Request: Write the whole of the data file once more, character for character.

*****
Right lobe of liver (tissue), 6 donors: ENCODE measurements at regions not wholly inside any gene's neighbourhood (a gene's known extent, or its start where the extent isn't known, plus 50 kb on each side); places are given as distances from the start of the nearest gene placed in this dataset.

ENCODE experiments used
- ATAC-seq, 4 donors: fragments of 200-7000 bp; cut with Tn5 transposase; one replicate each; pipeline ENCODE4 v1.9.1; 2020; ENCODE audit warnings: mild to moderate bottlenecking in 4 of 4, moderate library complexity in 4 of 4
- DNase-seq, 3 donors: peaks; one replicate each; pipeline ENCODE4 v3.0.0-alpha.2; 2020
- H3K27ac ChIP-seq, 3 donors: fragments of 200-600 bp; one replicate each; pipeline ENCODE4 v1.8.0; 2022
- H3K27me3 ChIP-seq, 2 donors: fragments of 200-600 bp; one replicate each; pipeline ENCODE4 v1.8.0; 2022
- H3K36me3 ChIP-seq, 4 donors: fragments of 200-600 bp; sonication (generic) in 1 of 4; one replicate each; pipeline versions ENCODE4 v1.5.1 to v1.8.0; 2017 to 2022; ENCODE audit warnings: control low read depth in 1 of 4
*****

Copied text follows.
Right lobe of liver (tissue), 6 donors: ENCODE measurements at regions not wholly inside any gene's neighbourhood (a gene's known extent, or its start where the extent isn't known, plus 50 kb on each side); places are given as distances from the start of the nearest gene placed in this dataset.

ENCODE experiments used
- ATAC-seq, 4 donors: fragments of 200-7000 bp; cut with Tn5 transposase; one replicate each; pipeline ENCODE4 v1.9.1; 2020; ENCODE audit warnings: mild to moderate bottlenecking in 4 of 4, moderate library complexity in 4 of 4
- DNase-seq, 3 donors: peaks; one replicate each; pipeline ENCODE4 v3.0.0-alpha.2; 2020
- H3K27ac ChIP-seq, 3 donors: fragments of 200-600 bp; one replicate each; pipeline ENCODE4 v1.8.0; 2022
- H3K27me3 ChIP-seq, 2 donors: fragments of 200-600 bp; one replicate each; pipeline ENCODE4 v1.8.0; 2022
- H3K36me3 ChIP-seq, 4 donors: fragments of 200-600 bp; sonication (generic) in 1 of 4; one replicate each; pipeline versions ENCODE4 v1.5.1 to v1.8.0; 2017 to 2022; ENCODE audit warnings: control low read depth in 1 of 4